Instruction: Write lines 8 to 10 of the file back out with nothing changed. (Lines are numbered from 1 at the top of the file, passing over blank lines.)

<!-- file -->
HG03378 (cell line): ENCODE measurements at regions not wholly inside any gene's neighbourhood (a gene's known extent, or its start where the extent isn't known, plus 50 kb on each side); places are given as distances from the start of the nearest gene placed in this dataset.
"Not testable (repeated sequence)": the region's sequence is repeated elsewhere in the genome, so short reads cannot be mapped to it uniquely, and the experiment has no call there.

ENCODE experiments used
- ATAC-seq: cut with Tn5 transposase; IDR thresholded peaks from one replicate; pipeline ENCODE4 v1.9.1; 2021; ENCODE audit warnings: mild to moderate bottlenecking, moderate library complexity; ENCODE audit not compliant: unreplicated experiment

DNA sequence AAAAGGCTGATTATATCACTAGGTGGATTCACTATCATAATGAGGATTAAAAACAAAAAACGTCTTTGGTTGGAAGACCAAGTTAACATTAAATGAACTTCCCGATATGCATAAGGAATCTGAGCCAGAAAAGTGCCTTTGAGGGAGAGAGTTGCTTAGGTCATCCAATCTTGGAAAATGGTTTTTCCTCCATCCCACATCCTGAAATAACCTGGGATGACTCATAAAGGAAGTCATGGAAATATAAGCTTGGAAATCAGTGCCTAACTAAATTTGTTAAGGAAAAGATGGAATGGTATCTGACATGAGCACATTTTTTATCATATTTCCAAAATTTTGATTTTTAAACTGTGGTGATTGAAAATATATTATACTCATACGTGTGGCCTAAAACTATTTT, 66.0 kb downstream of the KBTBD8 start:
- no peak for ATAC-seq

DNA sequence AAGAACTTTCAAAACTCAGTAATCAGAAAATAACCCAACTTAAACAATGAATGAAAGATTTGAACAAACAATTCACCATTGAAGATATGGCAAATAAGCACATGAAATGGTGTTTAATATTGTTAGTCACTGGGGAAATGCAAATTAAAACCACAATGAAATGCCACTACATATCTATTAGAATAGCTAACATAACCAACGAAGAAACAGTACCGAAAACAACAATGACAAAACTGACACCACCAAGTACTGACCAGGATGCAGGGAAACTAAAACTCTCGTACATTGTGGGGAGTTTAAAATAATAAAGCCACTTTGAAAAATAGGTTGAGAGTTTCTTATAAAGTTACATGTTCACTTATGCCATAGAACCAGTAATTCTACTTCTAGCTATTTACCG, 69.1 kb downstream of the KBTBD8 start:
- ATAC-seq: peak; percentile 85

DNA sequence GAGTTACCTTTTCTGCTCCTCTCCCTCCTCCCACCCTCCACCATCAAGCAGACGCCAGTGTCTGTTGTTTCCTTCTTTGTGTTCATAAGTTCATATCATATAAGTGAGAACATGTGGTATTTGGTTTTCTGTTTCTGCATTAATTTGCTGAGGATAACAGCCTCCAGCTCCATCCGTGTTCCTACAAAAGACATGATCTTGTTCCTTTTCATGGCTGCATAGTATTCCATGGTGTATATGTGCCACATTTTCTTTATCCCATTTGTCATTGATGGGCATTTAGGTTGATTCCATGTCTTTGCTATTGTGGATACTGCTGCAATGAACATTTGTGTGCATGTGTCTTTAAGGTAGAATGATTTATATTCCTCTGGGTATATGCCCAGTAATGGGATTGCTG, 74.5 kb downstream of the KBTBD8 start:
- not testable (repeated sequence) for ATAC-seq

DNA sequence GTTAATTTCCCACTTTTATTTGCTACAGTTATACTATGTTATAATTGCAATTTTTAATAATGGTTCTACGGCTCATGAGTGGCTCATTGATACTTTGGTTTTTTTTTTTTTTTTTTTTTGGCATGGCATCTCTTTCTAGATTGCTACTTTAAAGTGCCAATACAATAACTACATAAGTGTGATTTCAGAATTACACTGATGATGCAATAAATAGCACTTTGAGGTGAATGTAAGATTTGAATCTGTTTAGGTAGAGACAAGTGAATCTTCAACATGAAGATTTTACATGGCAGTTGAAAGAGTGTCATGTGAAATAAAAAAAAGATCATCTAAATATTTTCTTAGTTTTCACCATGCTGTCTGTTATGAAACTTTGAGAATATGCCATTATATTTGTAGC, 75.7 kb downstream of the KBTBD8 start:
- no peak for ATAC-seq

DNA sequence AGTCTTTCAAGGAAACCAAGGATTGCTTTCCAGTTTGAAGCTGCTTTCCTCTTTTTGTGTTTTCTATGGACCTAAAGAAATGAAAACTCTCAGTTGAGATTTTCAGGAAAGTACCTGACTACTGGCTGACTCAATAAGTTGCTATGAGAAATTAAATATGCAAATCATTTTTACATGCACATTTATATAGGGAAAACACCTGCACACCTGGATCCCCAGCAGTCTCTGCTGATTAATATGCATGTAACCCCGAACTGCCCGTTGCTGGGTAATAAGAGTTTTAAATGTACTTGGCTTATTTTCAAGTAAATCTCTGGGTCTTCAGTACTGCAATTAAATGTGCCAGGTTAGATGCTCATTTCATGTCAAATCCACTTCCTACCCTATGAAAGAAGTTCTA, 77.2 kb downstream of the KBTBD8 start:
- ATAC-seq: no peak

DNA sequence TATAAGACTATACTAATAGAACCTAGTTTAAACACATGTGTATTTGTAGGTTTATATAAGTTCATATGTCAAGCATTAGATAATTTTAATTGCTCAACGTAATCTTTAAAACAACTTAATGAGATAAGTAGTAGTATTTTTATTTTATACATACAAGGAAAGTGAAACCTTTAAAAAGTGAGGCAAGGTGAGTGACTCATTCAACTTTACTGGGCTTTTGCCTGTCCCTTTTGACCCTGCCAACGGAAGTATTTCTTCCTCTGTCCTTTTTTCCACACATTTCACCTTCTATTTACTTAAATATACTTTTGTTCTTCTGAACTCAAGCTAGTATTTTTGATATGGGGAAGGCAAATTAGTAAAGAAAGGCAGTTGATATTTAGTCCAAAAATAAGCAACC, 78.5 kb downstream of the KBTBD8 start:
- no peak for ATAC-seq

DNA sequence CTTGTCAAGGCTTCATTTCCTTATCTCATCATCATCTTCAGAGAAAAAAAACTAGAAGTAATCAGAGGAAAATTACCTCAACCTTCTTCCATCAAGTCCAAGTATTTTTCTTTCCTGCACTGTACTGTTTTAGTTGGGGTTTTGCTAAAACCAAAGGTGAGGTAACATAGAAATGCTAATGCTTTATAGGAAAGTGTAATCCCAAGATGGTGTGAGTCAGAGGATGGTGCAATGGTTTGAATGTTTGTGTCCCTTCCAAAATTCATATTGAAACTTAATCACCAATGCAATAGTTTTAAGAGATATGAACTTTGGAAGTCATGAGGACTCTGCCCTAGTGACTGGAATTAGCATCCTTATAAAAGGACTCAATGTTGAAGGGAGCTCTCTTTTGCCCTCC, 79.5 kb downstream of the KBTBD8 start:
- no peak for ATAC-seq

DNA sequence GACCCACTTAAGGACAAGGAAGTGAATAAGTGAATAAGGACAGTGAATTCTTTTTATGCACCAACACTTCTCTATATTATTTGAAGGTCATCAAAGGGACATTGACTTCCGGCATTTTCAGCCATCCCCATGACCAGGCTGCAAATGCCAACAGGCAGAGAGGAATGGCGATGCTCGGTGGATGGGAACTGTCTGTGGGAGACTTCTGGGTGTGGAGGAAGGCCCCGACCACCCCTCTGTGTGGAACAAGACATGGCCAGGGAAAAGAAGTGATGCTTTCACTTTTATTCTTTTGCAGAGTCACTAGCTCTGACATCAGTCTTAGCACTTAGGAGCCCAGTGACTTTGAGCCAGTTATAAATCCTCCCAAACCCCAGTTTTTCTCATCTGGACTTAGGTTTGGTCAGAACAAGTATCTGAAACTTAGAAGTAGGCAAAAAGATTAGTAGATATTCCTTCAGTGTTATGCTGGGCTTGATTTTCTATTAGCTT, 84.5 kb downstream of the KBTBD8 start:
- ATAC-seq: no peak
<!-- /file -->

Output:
- ATAC-seq: peak; percentile 85

DNA sequence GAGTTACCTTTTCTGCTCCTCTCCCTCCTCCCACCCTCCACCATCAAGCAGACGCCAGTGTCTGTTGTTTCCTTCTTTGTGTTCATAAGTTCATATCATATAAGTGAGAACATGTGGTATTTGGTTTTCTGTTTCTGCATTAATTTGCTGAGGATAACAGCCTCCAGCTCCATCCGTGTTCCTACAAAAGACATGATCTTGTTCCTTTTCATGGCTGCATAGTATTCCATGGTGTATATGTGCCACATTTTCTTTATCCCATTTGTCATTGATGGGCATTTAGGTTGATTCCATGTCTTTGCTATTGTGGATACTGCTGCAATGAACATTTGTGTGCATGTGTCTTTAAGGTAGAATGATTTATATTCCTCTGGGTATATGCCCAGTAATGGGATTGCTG, 74.5 kb downstream of the KBTBD8 start:
- not testable (repeated sequence) for ATAC-seq